Shedding light on government shadow IT

Joel Dolisy, SVP and CTO/CIO of SolarWinds gives an overview of Shadow IT, and how it can make a difference within government IT departments…

Everyone wants the shiniest new mobile or tablet on the market, so it’s no surprise that employees are continuing to bring personal devices into the workplace. Although these devices may arguably increase productivity and connectivity, this influx of technology into people’s lives makes them think they know best, even when unauthorised devices or software can create major challenges and wreak havoc for the IT team.

‘Shadow IT’ is the term referring to the IT systems, solutions and services used by employees in an organisation without the approval or knowledge of the IT department. According to a SolarWinds survey, Shadow IT was ranked second among the areas that IT departments have least control over, and this threat will continue to grow as 58% of survey respondents expect an increase in its use over the next 2 years.

With the popularity of mobile technology and devices so pervasive that everybody believes they need to be able to use them anytime and anywhere, the IT department is often kept in the dark about these technologies, losing control of the cyber environment is expected.

Understanding the tech know-it-all 

As employees seem willing to compromise their security by using their own devices, government IT professionals need to identify the reasons behind the use of other devices to allow IT to address them and keep the network safe and secure.

With the need to feel empowered to have access to the latest gadgets, to be connected at all times and feel ahead of the tech-curve, employees often believe that they know better than their IT counterparts on what they need to do their job. Furthermore, security has always taken a backseat to convenience, as employees enjoy being able to use their own devices without considering the potential cyber security risks.

By gaining a better understanding of the end user, government IT pros can better identify the triggers to unsecure mobile device use and develop safe practices while ensuring their employees’ technological needs are being met.

Active management 

In order to better secure government IT environments, a focus on an active management of endpoint security is required. Rather than burying their heads in the sand, IT professionals need to use network management software to identify unauthorised apps before they start causing problems.

An overview of what devices are connected to the network, what they are accessing and to whom they belong is crucially important. While micromanaging everybody on the network is not necessary or realistic, proactive IT monitoring can enable employees to continue to explore new mobile technologies while still maintaining security.

Awareness and network management 

In addition to proactive monitoring, IT pros can tackle shadow IT by educating employees about potential dangers to the business, as well as vigilantly managing and monitoring access to the network.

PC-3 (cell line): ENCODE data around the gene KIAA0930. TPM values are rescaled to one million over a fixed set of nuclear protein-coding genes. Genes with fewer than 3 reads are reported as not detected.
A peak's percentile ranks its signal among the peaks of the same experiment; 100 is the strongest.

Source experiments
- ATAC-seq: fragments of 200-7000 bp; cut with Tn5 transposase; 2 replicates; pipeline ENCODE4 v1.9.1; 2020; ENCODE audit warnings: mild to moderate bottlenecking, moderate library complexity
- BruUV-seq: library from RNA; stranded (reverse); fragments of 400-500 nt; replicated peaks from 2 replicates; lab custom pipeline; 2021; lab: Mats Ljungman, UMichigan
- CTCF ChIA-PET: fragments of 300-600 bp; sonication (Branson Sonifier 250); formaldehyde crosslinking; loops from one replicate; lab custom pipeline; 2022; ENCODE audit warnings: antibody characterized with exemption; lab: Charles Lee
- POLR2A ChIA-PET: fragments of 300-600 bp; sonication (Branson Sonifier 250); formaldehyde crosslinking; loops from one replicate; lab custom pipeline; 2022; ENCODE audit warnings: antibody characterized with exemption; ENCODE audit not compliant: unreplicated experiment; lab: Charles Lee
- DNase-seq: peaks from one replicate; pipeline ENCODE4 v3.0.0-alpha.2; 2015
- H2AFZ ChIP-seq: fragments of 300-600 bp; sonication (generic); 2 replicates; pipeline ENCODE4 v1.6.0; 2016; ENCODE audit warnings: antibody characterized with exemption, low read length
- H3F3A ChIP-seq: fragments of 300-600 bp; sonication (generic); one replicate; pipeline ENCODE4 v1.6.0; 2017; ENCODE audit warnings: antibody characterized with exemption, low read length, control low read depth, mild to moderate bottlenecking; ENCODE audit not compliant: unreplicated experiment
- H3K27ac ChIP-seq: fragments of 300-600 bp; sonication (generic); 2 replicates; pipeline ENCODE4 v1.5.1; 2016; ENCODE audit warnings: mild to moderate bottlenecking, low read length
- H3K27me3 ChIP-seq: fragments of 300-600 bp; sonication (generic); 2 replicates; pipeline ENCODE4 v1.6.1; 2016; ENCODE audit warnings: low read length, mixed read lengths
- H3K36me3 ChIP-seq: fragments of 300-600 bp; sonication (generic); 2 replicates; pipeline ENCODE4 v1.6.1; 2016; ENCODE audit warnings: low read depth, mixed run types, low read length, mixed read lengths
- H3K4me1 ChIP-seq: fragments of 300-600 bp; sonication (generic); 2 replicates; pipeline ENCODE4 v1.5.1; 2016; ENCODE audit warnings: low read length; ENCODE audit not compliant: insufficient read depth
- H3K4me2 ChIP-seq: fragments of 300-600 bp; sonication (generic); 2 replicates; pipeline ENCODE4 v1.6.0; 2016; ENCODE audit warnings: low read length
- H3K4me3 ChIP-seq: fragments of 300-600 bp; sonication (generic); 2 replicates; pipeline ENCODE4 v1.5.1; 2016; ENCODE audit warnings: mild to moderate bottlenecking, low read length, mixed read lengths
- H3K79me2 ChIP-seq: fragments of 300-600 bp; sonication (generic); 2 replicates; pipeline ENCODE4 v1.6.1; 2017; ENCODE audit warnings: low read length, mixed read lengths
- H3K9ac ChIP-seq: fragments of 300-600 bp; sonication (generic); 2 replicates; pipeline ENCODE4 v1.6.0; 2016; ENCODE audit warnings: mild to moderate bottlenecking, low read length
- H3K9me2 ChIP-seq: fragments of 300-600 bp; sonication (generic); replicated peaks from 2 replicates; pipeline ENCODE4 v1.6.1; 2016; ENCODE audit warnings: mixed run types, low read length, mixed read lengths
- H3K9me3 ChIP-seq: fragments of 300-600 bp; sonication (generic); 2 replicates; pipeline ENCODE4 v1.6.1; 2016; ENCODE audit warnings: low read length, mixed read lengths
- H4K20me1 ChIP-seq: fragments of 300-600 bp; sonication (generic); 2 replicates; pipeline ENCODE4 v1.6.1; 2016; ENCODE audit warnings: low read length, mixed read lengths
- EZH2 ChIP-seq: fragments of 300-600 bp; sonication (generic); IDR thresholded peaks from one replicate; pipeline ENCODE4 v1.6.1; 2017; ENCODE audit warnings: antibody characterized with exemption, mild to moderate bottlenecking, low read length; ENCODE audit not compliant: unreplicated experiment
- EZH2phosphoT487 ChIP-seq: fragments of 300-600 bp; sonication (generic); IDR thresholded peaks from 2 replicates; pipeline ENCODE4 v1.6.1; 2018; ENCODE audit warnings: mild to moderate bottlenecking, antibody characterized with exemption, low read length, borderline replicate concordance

Awareness campaigns are excellent tools to educate employees about their mobile technologies and potential threats to cyber security. The IT department should encourage best practice in terms of making it necessary for devices to be regularly patched to use the latest versions of protocols. This will help IT professionals to ensure that systems aren’t vulnerable to unauthorised and insecure devices.

Network management ensures protocols are up to date. Government IT pros must be aware of the importance of having strong policies in place for controlling access to their networks. These policies help IT professionals track who uses the network, how they access the network and what devices they use. In fact, research showed that organisations who use management and monitoring software are significantly more confident than those who do not, in terms of their ability to protect against the negative consequences of shadow IT.

Sharing best practice 

Each level of government has its own perspective on cybersecurity and threats. However, the ability to safeguard networks and infrastructure exponentially increases when different levels combine resources, improving the overall response efforts with more manpower and better technology.

By keeping tabs on business cycles, strong partners can be identified to make for better problem solving. Organisations can keep up-to-date on cyber risks and mobile technology by learning best practices from third party organisations and identifying common vulnerabilities.

Shed light in the shadows 

Government IT pros must actively manage and monitor behaviours and best practices in order to move towards access of newer technology and devices which, in the end, will make the employees happy. The best way to tackle Shadow IT is to shed some light onto the issue by embracing new technology within a secure and satisfied organisation.

Joel Dolisy




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